Year: 2021

Title: Icing Mitigation by MEMS-Fabricated Surface Dielectric Barrier Discharge

Type: Journal Publication

Publisher: Applied Sciences

DOI: 10.3390/app112311106

Abstract: Avoiding ice accumulation on aerodynamic components is of enormous importance to flight safety. Novel approaches utilizing surface dielectric barrier discharges (SDBDs) are expected to be more efficient and effective than conventional solutions for preventing ice accretion on aerodynamic components. In this work, the realization of SDBDs based on thin-film substrates by means of micro-electro-mechanical-systems (MEMS) technology is presented. The anti-icing performance of the MEMS SDBDs is presented and compared to SDBDs manufactured by printed circuit board (PCB) technology. It was observed that the 35 µm thick electrodes of the PCB SDBDs favor surface icing with an initial accumulation of supercooled water droplets at the electrode impact edges. This effect was not observed for 0.3 µm thick MEMS-fabricated electrodes indicating a clear advantage for MEMS-technology SDBDs for anti-icing applications. Titanium was identified as the most suitable material for MEMS electrodes. In addition, an optimization of the MEMS-SDBDs with respect to the dielectric materials as well as SDBD design is discussed.

Author: Christian HERRLES

Year: 2020

Title: Erforschung und Erprobung der Einsatzfähigkeit von Füllmassen für die Erzeugung eines laminaren Fügeübergangs am Beispiel Flügelvorderkante/Flügelkasten (Investigation and testing of the usability of sealant materials to enable a laminar joint gap between the leading edge of a wing and the wing box)

Type: Doctoral Thesis

Publisher: Clausthal-Zellerfeld: Clausthal University of Technology.

DOI: 10.21268/20201118-0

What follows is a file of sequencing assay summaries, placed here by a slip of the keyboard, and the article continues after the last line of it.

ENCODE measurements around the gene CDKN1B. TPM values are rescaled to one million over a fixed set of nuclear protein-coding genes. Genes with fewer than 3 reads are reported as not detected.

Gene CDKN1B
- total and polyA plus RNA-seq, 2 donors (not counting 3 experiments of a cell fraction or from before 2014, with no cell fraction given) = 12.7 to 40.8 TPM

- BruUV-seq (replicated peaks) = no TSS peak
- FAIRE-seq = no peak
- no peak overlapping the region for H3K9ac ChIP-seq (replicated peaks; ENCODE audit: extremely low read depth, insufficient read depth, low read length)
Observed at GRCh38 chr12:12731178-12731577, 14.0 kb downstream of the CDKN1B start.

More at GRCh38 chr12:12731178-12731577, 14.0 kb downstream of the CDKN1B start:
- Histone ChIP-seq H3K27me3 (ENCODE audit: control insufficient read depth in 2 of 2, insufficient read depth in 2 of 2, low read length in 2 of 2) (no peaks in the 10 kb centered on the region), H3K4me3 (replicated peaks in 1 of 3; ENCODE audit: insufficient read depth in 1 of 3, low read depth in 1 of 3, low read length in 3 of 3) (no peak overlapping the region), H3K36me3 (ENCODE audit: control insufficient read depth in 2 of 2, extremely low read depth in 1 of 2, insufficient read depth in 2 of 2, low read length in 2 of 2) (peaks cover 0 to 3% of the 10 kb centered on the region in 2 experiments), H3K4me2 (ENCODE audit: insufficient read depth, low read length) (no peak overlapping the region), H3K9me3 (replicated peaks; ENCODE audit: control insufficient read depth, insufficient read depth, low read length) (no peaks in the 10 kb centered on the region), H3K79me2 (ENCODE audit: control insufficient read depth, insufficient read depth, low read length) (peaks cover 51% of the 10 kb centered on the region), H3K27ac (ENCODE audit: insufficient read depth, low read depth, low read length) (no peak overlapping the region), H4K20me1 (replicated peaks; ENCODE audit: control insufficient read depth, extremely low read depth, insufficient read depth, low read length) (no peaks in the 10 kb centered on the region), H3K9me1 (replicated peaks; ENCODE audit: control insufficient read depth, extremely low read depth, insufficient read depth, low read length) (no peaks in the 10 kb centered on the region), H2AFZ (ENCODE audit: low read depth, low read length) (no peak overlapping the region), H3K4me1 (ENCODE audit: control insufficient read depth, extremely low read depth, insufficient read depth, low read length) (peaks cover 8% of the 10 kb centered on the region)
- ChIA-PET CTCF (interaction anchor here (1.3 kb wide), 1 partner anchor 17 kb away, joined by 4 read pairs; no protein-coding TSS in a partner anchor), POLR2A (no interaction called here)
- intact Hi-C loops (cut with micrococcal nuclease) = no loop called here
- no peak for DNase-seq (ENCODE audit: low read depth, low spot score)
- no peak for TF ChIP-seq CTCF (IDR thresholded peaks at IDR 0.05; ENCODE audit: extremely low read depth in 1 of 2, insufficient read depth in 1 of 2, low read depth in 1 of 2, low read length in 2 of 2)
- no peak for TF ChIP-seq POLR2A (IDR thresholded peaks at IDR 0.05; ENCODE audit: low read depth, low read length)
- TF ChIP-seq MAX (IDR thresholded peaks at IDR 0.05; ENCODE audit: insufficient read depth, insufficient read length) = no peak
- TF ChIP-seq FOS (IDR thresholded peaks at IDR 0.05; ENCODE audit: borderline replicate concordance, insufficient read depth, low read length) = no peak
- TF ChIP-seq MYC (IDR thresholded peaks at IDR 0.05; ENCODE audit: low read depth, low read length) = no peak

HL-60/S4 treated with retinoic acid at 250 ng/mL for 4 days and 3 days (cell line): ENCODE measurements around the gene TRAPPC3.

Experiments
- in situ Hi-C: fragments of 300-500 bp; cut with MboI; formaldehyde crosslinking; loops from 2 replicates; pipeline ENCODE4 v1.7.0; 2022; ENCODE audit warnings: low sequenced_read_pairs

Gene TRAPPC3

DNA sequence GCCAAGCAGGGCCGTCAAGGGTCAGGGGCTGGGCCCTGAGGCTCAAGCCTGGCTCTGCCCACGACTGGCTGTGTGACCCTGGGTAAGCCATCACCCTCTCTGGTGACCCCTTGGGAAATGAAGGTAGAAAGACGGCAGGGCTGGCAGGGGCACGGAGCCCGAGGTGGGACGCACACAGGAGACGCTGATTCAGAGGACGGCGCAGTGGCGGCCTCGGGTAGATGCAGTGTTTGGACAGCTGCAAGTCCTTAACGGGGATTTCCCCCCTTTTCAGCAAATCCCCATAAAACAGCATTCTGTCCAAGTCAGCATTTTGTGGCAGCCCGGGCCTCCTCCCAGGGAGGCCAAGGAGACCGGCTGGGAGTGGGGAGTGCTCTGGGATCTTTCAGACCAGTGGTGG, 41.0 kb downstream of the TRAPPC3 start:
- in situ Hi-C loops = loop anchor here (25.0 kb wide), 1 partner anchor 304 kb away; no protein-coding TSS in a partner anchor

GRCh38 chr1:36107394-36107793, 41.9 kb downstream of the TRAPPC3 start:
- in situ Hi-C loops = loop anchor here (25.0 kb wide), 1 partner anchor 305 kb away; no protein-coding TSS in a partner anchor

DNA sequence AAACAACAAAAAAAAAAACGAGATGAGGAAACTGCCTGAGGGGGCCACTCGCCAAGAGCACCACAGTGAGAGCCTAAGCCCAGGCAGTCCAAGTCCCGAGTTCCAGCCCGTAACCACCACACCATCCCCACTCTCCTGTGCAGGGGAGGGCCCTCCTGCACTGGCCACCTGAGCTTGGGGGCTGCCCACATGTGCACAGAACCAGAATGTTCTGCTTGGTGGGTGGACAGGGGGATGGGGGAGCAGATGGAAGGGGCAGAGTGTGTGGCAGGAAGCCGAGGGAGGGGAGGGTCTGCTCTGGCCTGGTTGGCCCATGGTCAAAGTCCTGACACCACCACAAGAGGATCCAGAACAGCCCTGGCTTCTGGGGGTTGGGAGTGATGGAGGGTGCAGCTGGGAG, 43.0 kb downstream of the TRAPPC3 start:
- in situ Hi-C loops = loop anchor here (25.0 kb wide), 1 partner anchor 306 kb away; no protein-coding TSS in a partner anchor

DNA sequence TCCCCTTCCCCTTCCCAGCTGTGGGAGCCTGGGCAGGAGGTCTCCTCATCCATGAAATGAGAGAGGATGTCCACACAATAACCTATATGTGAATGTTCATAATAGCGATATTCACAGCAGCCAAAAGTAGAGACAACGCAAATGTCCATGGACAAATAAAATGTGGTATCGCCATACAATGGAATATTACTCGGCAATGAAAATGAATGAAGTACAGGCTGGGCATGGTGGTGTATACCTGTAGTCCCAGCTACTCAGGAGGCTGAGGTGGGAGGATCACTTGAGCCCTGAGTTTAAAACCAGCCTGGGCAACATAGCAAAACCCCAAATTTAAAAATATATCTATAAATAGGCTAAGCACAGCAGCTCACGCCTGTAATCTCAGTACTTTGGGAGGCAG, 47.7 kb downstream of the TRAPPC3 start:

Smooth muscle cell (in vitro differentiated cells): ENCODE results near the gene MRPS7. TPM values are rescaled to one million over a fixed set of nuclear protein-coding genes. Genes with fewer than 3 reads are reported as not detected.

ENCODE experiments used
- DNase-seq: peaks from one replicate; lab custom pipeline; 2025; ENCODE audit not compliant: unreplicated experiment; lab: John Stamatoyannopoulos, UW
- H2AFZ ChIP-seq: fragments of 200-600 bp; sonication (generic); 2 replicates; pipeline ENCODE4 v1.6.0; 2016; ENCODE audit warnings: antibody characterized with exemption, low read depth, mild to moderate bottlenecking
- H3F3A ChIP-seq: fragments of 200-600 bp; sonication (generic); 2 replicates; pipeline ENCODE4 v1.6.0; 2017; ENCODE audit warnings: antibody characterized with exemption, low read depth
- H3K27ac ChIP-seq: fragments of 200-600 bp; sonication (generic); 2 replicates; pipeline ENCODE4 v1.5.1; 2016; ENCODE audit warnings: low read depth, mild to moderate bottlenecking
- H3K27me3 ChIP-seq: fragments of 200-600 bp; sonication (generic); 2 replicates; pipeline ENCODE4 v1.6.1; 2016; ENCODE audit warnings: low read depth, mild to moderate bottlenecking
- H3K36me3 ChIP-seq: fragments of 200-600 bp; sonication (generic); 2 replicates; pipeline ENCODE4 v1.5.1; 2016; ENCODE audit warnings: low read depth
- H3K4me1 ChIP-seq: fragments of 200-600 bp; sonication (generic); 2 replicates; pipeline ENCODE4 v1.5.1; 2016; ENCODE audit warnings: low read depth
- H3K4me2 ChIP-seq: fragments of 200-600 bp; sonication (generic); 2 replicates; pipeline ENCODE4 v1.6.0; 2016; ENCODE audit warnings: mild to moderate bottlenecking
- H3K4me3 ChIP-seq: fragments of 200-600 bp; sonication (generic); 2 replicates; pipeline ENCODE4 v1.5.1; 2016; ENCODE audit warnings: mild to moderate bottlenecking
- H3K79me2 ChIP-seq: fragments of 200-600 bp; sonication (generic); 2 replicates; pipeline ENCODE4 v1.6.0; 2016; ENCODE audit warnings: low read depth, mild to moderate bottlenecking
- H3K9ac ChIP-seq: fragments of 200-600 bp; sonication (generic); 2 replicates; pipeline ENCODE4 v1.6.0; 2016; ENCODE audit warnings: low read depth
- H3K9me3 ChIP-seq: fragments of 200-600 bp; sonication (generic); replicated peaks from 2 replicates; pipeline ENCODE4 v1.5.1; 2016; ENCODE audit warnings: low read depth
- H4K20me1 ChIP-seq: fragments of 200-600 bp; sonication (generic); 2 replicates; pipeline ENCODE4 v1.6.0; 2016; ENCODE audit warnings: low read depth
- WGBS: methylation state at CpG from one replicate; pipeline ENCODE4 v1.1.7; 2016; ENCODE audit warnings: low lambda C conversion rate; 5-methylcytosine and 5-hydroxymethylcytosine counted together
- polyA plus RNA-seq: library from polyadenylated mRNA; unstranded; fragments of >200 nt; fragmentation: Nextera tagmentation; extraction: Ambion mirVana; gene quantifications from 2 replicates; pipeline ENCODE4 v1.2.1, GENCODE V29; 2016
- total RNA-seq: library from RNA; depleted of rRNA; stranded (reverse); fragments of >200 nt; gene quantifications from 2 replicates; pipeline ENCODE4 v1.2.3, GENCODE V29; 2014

Abstract: Future aircraft will be more fuel efficient thanks to an optimised laminar flow control on their outer skin. Concepts for connecting a laminar leading edge to a laminar wing box foresee a joint gap with a complex cross-section, which is filled with a suitable filler material and show an aerodynamically smooth surface in cruising altitude at -55 °C. Nowadays, joint gaps are exclusively filled manually. Due to rapidly increasing production rates of aircraft and very high requirements on the surface quality of laminar wing surfaces of future aircraft models, these manual processes must be automated. In order to enable a very smooth automated filler application process for joint gaps, the systematic correlation between the material properties of aerospace qualified fillers (polysulfide and polythioether based) and the application process are elaborated in the first part of this thesis. The material properties of these two component fillers (viscosity and curing caused shrinkage) were investigated with regard to the application temperature as well as the time between filler mixing and filler application. Subsequently, the in service properties of applied filler materials were tested with a focus on thermal and hygroscopic caused contraction and expansion respectively swelling and adhesion on different surfaces (aluminium, steel, titanium, primer and top coat) at room temperature and -55 °C. The second part of this thesis deals with the application of the appropriate amount of the highly viscous filler material along the joint. This application process is realised with nozzles whose orifice is adapted to the cross section of the joint gap. The nozzles are mounted to a press-out unit which is attached to a high-precision robot and are moved with a defined distance along the joint gap. A systematic investigation of the relevant parameters (joint gap geometry, time between filler mixing and filler application, pressing speed, nozzle speed, effect of gravity, distance between nozzle and joint gap) was carried out on straight gap samples with a semi-automated filler application process (manual programming of the trajectory). In order to fill joint gaps fully automatically, a self-referencing system has been developed, which is able to capture the three-dimensional trajectory respectively the crosssection of the joint gap with an optical measurement device. By using this data the robot and the press-out unit can be controlled. With this method, the robot is directly referenced to the assembly part (joint gap), independent of its position in space. The fully automated filler application process was tested on horizontally positioned and on tilted straight gap samples as well as on a two meter long joint gap between a CFRP landing flap part and four aluminium sheets.